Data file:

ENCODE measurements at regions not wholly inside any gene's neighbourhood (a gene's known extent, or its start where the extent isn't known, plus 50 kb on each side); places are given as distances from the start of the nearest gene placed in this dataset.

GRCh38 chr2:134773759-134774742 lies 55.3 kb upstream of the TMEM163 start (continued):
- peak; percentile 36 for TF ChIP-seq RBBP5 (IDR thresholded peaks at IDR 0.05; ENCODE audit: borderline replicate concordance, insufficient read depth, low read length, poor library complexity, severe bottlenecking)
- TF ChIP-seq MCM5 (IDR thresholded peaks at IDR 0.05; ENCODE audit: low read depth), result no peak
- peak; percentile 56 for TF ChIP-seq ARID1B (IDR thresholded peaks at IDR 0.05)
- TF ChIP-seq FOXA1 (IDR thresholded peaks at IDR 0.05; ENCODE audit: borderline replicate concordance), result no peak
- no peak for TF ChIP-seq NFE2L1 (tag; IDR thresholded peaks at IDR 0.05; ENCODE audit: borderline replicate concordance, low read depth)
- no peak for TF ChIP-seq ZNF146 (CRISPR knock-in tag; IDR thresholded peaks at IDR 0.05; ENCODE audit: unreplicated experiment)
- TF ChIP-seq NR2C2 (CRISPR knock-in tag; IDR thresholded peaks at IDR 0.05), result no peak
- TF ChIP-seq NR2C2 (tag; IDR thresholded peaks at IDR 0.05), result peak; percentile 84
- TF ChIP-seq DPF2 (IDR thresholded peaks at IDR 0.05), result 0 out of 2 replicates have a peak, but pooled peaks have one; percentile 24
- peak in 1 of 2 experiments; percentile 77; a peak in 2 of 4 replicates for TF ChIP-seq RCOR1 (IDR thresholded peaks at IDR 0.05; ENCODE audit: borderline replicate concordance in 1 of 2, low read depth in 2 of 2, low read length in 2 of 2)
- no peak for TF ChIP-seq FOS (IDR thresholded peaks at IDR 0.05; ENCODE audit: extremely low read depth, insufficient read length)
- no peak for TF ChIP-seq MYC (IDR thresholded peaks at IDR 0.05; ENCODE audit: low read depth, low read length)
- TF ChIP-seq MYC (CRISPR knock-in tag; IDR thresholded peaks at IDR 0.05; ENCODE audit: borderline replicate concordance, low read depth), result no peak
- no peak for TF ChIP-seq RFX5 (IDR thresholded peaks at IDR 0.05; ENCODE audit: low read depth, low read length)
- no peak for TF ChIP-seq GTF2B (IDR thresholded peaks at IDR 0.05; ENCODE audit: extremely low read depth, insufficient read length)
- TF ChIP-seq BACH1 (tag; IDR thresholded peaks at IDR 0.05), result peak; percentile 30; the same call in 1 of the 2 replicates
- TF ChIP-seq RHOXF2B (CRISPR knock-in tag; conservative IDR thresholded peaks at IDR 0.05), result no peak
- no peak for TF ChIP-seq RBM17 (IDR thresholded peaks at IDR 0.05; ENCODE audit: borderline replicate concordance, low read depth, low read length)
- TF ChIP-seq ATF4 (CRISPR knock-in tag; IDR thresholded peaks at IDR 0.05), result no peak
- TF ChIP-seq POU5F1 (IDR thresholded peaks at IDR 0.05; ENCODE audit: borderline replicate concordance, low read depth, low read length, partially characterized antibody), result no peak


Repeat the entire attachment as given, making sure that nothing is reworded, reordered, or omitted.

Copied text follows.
ENCODE measurements at regions not wholly inside any gene's neighbourhood (a gene's known extent, or its start where the extent isn't known, plus 50 kb on each side); places are given as distances from the start of the nearest gene placed in this dataset.

GRCh38 chr2:134773759-134774742 lies 55.3 kb upstream of the TMEM163 start (continued):
- peak; percentile 36 for TF ChIP-seq RBBP5 (IDR thresholded peaks at IDR 0.05; ENCODE audit: borderline replicate concordance, insufficient read depth, low read length, poor library complexity, severe bottlenecking)
- TF ChIP-seq MCM5 (IDR thresholded peaks at IDR 0.05; ENCODE audit: low read depth), result no peak
- peak; percentile 56 for TF ChIP-seq ARID1B (IDR thresholded peaks at IDR 0.05)
- TF ChIP-seq FOXA1 (IDR thresholded peaks at IDR 0.05; ENCODE audit: borderline replicate concordance), result no peak
- no peak for TF ChIP-seq NFE2L1 (tag; IDR thresholded peaks at IDR 0.05; ENCODE audit: borderline replicate concordance, low read depth)
- no peak for TF ChIP-seq ZNF146 (CRISPR knock-in tag; IDR thresholded peaks at IDR 0.05; ENCODE audit: unreplicated experiment)
- TF ChIP-seq NR2C2 (CRISPR knock-in tag; IDR thresholded peaks at IDR 0.05), result no peak
- TF ChIP-seq NR2C2 (tag; IDR thresholded peaks at IDR 0.05), result peak; percentile 84
- TF ChIP-seq DPF2 (IDR thresholded peaks at IDR 0.05), result 0 out of 2 replicates have a peak, but pooled peaks have one; percentile 24
- peak in 1 of 2 experiments; percentile 77; a peak in 2 of 4 replicates for TF ChIP-seq RCOR1 (IDR thresholded peaks at IDR 0.05; ENCODE audit: borderline replicate concordance in 1 of 2, low read depth in 2 of 2, low read length in 2 of 2)
- no peak for TF ChIP-seq FOS (IDR thresholded peaks at IDR 0.05; ENCODE audit: extremely low read depth, insufficient read length)
- no peak for TF ChIP-seq MYC (IDR thresholded peaks at IDR 0.05; ENCODE audit: low read depth, low read length)
- TF ChIP-seq MYC (CRISPR knock-in tag; IDR thresholded peaks at IDR 0.05; ENCODE audit: borderline replicate concordance, low read depth), result no peak
- no peak for TF ChIP-seq RFX5 (IDR thresholded peaks at IDR 0.05; ENCODE audit: low read depth, low read length)
- no peak for TF ChIP-seq GTF2B (IDR thresholded peaks at IDR 0.05; ENCODE audit: extremely low read depth, insufficient read length)
- TF ChIP-seq BACH1 (tag; IDR thresholded peaks at IDR 0.05), result peak; percentile 30; the same call in 1 of the 2 replicates
- TF ChIP-seq RHOXF2B (CRISPR knock-in tag; conservative IDR thresholded peaks at IDR 0.05), result no peak
- no peak for TF ChIP-seq RBM17 (IDR thresholded peaks at IDR 0.05; ENCODE audit: borderline replicate concordance, low read depth, low read length)
- TF ChIP-seq ATF4 (CRISPR knock-in tag; IDR thresholded peaks at IDR 0.05), result no peak
- TF ChIP-seq POU5F1 (IDR thresholded peaks at IDR 0.05; ENCODE audit: borderline replicate concordance, low read depth, low read length, partially characterized antibody), result no peak